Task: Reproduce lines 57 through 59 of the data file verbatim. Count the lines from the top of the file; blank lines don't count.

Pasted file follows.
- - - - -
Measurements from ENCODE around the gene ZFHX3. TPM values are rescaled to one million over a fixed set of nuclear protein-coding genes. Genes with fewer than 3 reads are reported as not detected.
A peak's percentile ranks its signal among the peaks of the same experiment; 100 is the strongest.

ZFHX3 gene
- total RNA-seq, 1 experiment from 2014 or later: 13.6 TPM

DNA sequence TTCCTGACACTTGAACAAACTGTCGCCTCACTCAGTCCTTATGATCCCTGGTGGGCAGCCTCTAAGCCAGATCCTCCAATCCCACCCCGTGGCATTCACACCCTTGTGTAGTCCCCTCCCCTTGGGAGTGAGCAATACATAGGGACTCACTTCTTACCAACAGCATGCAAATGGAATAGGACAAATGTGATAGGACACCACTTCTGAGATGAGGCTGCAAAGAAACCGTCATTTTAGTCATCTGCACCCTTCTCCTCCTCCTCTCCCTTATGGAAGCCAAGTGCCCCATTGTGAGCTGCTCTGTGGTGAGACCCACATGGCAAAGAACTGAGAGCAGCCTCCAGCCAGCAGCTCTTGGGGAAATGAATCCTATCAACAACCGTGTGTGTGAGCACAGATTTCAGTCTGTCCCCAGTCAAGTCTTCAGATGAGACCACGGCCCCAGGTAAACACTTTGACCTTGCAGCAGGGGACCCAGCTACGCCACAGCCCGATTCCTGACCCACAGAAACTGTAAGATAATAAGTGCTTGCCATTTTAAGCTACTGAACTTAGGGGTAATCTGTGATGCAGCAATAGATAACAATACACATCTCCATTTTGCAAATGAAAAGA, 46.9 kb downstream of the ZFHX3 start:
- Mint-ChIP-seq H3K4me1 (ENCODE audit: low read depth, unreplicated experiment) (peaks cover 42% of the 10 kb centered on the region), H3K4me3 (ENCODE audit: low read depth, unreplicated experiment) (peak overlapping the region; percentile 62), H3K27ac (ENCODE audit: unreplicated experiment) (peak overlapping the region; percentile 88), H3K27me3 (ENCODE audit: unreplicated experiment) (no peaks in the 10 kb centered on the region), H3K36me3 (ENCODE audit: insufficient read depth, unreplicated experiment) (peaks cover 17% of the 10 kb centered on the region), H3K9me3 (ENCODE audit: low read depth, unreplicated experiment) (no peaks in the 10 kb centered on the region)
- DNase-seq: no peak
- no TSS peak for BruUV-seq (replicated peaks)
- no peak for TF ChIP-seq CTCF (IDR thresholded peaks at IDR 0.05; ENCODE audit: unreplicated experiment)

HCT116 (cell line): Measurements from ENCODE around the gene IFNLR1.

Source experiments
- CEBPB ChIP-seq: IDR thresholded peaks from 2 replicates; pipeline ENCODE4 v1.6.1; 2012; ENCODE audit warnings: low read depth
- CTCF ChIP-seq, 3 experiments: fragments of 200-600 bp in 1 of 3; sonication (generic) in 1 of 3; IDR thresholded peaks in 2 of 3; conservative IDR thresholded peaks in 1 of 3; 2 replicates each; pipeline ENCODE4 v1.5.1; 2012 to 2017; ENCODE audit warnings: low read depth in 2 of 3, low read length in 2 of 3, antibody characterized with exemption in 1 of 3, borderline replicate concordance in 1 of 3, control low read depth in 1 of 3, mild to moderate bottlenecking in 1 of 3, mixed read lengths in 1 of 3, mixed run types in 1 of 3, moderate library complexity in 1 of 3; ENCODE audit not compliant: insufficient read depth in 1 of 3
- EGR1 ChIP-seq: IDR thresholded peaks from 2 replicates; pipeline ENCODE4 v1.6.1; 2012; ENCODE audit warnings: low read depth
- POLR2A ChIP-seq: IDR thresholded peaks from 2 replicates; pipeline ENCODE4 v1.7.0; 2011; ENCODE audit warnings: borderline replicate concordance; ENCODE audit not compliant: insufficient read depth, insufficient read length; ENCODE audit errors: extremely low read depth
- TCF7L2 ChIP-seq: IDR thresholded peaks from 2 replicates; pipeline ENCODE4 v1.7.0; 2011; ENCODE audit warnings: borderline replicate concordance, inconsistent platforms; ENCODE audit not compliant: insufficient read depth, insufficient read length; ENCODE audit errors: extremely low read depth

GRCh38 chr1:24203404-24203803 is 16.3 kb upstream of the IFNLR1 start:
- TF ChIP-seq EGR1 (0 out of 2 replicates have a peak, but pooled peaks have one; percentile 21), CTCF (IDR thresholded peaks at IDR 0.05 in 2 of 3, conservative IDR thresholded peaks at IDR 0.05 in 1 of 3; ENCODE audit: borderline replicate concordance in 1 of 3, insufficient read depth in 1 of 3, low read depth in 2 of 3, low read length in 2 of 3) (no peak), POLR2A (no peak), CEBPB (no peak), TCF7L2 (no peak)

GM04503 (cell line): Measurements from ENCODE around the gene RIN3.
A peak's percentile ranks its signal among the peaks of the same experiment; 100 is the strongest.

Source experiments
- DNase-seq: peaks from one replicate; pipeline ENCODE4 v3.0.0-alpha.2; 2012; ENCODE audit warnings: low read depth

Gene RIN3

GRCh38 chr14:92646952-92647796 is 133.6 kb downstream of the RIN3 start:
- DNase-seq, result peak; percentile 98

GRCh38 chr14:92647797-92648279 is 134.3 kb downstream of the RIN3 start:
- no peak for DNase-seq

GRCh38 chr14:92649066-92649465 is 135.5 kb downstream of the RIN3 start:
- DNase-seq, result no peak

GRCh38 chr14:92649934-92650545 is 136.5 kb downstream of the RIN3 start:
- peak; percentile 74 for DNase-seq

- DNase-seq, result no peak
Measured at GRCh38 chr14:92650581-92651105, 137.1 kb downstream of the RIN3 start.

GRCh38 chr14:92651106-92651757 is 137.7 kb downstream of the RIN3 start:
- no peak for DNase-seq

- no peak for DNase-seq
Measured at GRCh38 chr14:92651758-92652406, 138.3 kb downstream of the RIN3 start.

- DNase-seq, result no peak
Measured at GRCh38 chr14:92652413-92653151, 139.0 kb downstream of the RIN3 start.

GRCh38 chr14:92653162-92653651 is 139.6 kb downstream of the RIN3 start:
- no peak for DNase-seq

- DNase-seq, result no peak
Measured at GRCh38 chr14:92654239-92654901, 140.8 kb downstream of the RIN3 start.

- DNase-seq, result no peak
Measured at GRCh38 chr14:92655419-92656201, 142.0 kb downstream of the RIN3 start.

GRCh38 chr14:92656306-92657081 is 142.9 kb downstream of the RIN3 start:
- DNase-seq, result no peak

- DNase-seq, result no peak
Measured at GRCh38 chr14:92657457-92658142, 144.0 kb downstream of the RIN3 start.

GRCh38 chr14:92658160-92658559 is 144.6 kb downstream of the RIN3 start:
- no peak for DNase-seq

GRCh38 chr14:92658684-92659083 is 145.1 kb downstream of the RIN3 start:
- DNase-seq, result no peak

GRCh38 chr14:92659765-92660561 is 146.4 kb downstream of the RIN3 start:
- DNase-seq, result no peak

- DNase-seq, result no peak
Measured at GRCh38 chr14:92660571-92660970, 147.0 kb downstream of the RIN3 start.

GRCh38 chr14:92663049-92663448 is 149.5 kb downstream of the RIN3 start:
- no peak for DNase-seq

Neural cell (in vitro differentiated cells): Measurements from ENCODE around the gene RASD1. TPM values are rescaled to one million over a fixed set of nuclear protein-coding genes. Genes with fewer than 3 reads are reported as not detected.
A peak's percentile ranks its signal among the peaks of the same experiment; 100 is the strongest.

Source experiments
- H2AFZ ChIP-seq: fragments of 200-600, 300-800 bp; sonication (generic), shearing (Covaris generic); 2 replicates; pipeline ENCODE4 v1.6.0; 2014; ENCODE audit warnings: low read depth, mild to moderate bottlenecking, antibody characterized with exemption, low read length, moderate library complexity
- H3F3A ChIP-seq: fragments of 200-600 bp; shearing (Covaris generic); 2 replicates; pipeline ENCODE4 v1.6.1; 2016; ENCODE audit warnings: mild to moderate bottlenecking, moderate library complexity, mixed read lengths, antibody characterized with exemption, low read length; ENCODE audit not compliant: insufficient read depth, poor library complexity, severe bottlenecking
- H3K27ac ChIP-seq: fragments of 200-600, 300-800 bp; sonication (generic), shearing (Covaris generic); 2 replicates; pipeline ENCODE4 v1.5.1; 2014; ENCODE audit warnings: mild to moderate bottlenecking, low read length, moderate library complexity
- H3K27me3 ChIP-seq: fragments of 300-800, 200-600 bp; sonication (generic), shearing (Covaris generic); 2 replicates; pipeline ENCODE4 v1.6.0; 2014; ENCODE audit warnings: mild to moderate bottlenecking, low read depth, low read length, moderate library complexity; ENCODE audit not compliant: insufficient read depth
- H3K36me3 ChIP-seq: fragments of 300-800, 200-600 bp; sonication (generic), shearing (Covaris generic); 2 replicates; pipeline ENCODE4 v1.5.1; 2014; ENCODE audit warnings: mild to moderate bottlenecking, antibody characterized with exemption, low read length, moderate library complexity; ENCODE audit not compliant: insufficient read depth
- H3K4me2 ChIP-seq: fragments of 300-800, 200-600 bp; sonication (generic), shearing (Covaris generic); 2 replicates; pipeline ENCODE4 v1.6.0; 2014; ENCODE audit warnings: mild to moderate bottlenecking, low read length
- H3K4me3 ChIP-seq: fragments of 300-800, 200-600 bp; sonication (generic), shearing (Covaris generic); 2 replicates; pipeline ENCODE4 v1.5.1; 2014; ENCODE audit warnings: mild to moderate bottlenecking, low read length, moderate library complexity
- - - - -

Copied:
Measured at GRCh38 chr14:92660571-92660970, 147.0 kb downstream of the RIN3 start.

GRCh38 chr14:92663049-92663448 is 149.5 kb downstream of the RIN3 start:
- no peak for DNase-seq